While because during spotting, it is not always possible, whenever it is possible, coaches should position themselves or position their class so they can see them while they spot. Ideally a coach would position his waiting class so he can see both them and have a view of the entire gym as well. Like I said this is not always possible, but classes should be arranged so coaches can observe them immediately before and after spotting and if possible so the coach can see the whole gym. For example, on a single bar skill, the coach could have the gymnast turn around and do the skill the other way so the coach has a view of their other gymnasts and the whole gym.

Coaches, especially the senior coach assigned to general supervision, must be trained and train themselves to check the whole gym regularly for safety problems or potentially dangerous situations. They should train themselves to do this in much the same way drivers learn to check their rear view mirrors regularly. Whenever they can take a brief break from their own spotting or specific supervision, they should scan the whole gym for potential problems.

The senior staff member assigned to the task of general supervision must pass it off to another senior staff member if they must leave the gym floor or gym for any reason. If they leave the gym area for any reason or cannot generally supervise, they should verbally pass their general supervision responsibilities on to another coach temporarily or permanently.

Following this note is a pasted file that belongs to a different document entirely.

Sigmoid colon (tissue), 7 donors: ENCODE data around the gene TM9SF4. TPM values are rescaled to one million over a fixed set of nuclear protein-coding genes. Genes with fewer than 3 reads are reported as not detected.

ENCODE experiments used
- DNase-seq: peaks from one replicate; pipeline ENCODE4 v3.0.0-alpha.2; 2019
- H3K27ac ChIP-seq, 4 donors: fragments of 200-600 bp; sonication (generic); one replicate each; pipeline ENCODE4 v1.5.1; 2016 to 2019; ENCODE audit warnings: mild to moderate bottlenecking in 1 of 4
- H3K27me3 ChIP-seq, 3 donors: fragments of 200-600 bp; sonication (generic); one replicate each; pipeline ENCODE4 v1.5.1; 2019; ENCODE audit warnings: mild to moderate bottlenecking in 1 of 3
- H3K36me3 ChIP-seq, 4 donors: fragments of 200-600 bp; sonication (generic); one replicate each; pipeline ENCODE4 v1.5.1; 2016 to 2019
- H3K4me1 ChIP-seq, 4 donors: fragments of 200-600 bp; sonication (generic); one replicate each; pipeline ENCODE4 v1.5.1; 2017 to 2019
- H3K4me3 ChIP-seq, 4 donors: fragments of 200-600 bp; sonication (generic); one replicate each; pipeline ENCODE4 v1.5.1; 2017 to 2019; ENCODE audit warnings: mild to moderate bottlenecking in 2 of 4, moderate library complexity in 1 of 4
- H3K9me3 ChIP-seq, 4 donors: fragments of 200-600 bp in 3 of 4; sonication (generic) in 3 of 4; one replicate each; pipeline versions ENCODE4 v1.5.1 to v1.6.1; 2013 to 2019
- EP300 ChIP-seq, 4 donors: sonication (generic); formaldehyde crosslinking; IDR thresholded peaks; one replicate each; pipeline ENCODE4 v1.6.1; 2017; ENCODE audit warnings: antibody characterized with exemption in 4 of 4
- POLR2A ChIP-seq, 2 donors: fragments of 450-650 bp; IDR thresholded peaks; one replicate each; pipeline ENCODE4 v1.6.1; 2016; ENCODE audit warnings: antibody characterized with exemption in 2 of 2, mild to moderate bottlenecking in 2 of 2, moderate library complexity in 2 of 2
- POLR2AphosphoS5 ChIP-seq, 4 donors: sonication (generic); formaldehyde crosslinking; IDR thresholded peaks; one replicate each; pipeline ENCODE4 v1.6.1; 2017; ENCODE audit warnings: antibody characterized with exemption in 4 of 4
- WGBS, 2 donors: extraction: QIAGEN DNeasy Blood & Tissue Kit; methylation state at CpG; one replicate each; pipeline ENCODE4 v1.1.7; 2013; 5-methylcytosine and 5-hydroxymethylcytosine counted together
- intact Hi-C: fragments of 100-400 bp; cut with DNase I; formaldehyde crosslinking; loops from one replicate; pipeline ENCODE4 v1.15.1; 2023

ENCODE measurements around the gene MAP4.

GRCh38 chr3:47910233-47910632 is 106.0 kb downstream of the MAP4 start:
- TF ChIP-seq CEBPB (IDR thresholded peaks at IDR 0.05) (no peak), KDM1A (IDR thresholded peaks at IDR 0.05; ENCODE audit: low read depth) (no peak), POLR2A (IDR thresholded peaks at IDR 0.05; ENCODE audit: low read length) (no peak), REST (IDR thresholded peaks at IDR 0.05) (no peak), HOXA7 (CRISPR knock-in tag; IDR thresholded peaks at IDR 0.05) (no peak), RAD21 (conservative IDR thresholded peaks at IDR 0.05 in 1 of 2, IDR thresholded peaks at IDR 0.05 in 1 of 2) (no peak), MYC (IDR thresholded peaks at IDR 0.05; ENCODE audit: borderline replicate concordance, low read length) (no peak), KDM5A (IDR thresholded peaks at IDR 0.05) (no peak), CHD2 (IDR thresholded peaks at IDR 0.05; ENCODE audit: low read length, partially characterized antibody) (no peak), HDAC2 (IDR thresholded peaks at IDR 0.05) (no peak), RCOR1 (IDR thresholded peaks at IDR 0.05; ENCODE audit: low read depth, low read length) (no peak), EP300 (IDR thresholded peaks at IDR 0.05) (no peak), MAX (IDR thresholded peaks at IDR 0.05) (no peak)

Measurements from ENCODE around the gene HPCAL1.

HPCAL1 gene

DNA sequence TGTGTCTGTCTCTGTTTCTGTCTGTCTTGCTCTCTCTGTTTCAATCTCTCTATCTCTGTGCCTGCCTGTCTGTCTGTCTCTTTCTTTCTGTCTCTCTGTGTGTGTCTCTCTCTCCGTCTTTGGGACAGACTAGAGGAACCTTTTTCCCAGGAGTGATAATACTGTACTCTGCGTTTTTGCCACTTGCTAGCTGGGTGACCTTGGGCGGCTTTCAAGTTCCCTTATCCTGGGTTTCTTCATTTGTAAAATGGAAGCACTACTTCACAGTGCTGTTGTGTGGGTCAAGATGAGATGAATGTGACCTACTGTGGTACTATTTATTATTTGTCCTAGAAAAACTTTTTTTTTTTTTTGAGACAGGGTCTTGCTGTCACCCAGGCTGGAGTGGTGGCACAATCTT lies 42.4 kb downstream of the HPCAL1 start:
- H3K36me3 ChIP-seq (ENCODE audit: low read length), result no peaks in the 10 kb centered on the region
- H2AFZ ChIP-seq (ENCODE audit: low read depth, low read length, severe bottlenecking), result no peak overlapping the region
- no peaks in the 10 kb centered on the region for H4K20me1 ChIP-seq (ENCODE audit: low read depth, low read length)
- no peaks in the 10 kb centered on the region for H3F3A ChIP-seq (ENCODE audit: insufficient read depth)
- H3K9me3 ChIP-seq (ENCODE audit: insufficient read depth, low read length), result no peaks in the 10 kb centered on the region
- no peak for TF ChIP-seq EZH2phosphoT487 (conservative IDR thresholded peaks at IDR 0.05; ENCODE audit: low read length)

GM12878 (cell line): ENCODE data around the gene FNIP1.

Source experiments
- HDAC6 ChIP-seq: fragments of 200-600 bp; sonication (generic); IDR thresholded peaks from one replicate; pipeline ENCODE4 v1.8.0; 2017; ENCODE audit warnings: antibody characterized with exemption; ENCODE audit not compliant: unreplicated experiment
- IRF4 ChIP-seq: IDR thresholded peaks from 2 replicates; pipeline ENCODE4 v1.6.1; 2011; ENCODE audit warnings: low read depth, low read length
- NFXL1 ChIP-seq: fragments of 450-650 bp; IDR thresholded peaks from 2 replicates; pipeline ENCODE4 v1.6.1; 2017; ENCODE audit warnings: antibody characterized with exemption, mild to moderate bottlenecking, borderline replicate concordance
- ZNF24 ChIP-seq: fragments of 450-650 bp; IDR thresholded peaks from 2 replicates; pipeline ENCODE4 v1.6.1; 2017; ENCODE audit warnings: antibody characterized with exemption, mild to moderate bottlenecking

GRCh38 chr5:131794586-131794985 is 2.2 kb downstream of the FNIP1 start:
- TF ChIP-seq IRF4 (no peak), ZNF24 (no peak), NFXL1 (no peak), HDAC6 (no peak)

There should be a schedule or plan for general supervision responsibilities for every minute the gym is open. The coach who has primary general gym supervision must know they are in charge. All coaches and staff should take responsibility for regularly scanning the gym the same as they would do if they were in charge. For liability protections, there should be staff and coach training ans a written plan of general gym supervision

Video Supervision?

Video supervision is becoming more and more economically feasible with the dropping prices of multi-camera security camera systems, but supervision that is too far removed from the gym floor will not be able to warn gymnasts or coaches if they do see a dangerous situation or problem in time.

Put a General Gym Supervision Plan into Action

Gym owners and managers should immediately put a general gym supervision plan into action, add it to their training program and check to see that the plan is actually functioning well. Coaches should develop the habit of scanning the whole gym, whenever possible for safety problems or situations.